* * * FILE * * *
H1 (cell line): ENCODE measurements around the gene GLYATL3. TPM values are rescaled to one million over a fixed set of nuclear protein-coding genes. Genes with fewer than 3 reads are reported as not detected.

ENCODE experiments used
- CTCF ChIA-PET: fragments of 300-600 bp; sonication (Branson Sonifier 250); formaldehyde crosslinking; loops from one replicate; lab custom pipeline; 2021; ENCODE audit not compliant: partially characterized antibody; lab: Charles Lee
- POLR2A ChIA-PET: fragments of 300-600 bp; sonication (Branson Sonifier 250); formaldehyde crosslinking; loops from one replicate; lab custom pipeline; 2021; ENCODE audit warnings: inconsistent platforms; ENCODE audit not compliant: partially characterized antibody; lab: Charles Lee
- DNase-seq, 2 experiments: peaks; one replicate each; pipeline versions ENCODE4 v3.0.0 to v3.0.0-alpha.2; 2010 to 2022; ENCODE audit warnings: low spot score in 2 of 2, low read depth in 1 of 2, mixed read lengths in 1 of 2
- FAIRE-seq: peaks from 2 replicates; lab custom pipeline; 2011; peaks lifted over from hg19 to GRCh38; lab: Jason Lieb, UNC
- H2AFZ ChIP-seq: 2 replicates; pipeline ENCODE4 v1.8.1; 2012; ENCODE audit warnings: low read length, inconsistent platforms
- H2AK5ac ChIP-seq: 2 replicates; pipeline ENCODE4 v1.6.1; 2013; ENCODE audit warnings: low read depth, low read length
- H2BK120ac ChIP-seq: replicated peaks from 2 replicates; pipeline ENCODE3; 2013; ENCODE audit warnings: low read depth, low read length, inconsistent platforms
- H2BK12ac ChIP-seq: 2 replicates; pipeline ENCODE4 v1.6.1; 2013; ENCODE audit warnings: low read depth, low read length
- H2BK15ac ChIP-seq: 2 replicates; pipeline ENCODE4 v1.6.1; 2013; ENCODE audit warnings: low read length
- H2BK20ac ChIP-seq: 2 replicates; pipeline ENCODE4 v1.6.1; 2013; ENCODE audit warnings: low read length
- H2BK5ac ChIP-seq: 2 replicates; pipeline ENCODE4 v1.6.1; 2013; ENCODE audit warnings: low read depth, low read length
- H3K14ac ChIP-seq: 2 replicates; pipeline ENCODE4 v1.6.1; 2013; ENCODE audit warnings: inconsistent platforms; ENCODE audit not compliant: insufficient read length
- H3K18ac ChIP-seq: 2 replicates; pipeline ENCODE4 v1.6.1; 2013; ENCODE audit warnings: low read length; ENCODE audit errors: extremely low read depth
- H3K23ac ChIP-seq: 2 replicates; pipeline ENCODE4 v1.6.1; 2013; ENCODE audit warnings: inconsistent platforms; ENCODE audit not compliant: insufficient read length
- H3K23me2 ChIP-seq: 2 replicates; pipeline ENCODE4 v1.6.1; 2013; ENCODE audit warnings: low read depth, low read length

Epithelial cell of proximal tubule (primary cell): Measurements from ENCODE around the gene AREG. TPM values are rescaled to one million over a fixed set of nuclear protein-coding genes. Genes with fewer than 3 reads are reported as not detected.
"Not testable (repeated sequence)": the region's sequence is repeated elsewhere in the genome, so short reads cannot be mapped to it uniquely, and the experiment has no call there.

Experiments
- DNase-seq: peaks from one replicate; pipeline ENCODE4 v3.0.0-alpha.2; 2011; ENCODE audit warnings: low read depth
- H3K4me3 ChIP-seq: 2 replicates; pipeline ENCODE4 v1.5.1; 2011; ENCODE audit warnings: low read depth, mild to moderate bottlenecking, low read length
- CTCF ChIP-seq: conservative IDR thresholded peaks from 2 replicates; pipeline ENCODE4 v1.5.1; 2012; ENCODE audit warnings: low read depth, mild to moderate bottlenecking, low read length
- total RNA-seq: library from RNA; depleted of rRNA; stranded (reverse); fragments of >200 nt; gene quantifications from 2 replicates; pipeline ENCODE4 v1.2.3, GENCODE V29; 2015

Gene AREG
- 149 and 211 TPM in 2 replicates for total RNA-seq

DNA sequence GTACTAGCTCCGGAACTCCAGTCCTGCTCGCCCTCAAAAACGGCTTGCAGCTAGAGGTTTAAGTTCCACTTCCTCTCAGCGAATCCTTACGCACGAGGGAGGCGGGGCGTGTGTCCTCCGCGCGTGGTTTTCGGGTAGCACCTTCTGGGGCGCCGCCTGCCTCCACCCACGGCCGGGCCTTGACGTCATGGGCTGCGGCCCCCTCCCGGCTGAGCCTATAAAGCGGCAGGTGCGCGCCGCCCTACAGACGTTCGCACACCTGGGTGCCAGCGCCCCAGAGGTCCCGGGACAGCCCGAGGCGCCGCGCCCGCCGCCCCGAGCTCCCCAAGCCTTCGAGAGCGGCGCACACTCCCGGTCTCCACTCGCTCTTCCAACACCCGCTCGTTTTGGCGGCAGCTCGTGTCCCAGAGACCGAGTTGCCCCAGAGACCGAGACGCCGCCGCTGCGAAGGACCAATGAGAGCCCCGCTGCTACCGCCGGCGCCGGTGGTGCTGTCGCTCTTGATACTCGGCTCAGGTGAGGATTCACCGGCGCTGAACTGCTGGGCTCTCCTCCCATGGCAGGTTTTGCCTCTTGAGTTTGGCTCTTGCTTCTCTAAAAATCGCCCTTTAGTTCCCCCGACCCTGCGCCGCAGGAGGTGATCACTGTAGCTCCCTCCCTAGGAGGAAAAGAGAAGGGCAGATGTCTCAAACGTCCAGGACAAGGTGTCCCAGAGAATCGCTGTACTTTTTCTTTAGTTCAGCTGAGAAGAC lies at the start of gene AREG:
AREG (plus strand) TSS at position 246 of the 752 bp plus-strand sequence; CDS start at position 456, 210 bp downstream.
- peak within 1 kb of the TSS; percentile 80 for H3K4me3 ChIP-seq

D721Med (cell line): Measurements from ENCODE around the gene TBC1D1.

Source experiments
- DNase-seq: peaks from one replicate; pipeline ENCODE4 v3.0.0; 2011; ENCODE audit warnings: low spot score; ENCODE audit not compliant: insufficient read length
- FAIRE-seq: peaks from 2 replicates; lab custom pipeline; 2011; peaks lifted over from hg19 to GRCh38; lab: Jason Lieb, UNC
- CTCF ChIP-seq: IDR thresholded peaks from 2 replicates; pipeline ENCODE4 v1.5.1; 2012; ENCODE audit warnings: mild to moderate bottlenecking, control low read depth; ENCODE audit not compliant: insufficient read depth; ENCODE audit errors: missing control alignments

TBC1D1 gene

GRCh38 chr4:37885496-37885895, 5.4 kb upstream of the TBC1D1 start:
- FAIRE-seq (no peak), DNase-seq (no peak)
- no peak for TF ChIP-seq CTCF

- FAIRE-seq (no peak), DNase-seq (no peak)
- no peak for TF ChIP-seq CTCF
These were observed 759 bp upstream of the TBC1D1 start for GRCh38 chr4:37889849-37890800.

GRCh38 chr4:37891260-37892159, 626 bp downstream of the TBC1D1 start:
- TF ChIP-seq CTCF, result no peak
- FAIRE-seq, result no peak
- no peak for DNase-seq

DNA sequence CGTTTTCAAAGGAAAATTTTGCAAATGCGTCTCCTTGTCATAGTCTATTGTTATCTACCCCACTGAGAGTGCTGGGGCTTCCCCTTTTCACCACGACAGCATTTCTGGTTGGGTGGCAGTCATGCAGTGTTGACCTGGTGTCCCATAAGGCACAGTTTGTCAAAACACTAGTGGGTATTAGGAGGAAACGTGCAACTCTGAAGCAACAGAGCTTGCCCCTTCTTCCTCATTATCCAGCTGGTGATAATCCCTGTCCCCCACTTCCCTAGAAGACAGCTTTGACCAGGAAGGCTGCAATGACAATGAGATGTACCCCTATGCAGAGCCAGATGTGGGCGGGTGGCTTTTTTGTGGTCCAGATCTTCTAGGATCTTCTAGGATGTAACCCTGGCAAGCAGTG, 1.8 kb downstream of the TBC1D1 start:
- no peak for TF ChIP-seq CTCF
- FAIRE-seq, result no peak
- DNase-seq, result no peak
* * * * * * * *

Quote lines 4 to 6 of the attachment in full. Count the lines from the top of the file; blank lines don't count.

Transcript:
- POLR2A ChIA-PET: fragments of 300-600 bp; sonication (Branson Sonifier 250); formaldehyde crosslinking; loops from one replicate; lab custom pipeline; 2021; ENCODE audit warnings: inconsistent platforms; ENCODE audit not compliant: partially characterized antibody; lab: Charles Lee
- DNase-seq, 2 experiments: peaks; one replicate each; pipeline versions ENCODE4 v3.0.0 to v3.0.0-alpha.2; 2010 to 2022; ENCODE audit warnings: low spot score in 2 of 2, low read depth in 1 of 2, mixed read lengths in 1 of 2
- FAIRE-seq: peaks from 2 replicates; lab custom pipeline; 2011; peaks lifted over from hg19 to GRCh38; lab: Jason Lieb, UNC